Friday, September 8, 2000
Workload makes Hornet jets
candidates for refurbishingBy Chuck Vinch
WASHINGTON The high operations tempo of recent years has pushed hundreds of the Navys F/A-18 Hornet attack jets toward the end of their service life faster than anticipated and has sparked a 12-year, $878 million program to keep the workhorse tactical aircraft flying.
A total of 355 older F-A/18 C and D models, roughly half the Navys current Hornet inventory, are scheduled to be refurbished by fiscal 2013 as part of a "service life extension program," or SLEP, Lt. Cmdr. Dawn Cutler, a Navy spokeswoman in the Pentagon, said Thursday.
But the service has earmarked funding for repairs on only 57 planes over its current five-year budget plan.
"That means we still have 298 planes to be done, and funding has not yet been identified for those," Cutler said. "But the Navy is very confident it will receive funding to continue the SLEP through 2013."
One two-seat Hornet D already has been refurbished, and work on another is scheduled in the new fiscal year that begins Oct. 1. But the first single-seat Hornet Cs are not scheduled to hit repair depots until fiscal 2004, Cutler said.
Navy officials emphasized that the aircraft is no inherent structural defect with the aircraft. "Its not that the aircraft themselves are wearing out faster than we expected, its just that were using them much more than we originally planned when they were built," Cutler said.
The Hornet, which was heavily used during the 1991 Persian Gulf War and other Middle East operations, as well as NATOs airstrikes on Yugoslavia last year, is designed to last 6,000 flying hours and 2,000 catapult launches and arrested landings on aircraft carriers.
The planes targeted for refurbishing are among the first Hornets purchased by the Navy and will average more than 14 years old by the time the SLEP gets into gear, Cutler said.
The aircraft are showing the greatest fatigue in the center fuselage section, which will be replaced. That action also will address about 70 percent of the fatigue issues associated with the Hornets arresting gear, but a separate three-year assessment program will have to determine what needs to be done to address the other 30 percent of that issue, Cutler said.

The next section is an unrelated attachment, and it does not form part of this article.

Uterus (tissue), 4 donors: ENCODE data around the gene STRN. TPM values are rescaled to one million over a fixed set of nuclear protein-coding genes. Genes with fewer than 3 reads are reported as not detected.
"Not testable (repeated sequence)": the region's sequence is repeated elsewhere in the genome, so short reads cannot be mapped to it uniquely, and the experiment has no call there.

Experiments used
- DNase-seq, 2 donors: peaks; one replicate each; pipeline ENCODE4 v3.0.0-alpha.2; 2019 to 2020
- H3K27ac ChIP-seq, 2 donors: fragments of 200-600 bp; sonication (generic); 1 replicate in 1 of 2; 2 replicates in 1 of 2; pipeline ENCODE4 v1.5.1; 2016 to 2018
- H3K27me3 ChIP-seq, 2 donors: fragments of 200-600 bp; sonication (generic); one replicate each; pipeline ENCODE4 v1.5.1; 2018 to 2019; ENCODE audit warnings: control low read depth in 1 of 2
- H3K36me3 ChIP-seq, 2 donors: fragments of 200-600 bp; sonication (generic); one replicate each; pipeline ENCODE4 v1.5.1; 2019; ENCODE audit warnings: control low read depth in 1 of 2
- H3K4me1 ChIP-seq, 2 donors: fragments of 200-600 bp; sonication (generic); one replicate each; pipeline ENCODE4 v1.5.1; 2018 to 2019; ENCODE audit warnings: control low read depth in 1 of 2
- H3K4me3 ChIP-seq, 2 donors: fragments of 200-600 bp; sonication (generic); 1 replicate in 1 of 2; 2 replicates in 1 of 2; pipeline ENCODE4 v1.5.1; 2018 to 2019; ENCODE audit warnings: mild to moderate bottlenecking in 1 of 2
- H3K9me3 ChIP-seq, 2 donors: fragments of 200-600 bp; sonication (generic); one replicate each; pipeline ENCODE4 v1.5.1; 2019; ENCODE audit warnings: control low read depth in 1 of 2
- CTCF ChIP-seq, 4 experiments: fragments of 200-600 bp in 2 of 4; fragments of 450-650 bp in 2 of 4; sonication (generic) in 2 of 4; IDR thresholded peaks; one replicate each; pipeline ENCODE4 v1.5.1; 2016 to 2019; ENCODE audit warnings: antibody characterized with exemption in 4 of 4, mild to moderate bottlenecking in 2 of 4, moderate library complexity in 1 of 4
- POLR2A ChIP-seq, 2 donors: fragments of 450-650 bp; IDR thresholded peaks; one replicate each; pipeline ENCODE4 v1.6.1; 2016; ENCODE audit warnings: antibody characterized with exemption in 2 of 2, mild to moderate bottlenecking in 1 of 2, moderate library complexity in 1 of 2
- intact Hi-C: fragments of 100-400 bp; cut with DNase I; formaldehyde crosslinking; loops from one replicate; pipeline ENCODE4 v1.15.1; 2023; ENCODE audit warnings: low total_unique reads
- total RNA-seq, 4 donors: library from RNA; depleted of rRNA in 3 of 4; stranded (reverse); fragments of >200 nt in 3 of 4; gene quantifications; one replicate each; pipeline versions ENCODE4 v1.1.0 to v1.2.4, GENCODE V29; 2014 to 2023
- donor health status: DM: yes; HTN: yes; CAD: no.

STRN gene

The SLEP is expected to extend the life of each Hornet by about seven years, which should accommodate about 700 additional carrier takeoffs and landings.
"We havent placed any restrictions at this time" on how the planes are flown, Cutler said, adding that the repairs are to be carried out well before any of their aircraft reach the end of their service lifespan.
The Hornet is the Navys workhorse tactical aircraft, able to engage targets both in the air and on the ground. The service recently signed a five-year contract with Boeing Corp. worth almost $9 billion to purchase 222 Super Hornet F-A/18 E and F models, a larger, more advanced version of the plane.
The Navy also is joining the Air Force and Marine Corps in development of the new Joint Strike Fighter.
Along with the SLEP, service officials are considering swapping up to 20 of the Navys sea-based F-A/18s for a like number of Marine Corps Hornets. Most of the Corps Hornets fly from shore bases and have not been stressed by repeated carrier takeoffs and landings.
That move would extend the service life of the planes by more than 12 years. "Its just an idea being kicked around," Cutler said.
No programs are being cut directly because of
the Hornet refurbishment program, but Cutler acknowledged that a recent broader reduction
in Navy funding has stretched out the purchase of the Super Hornet and some other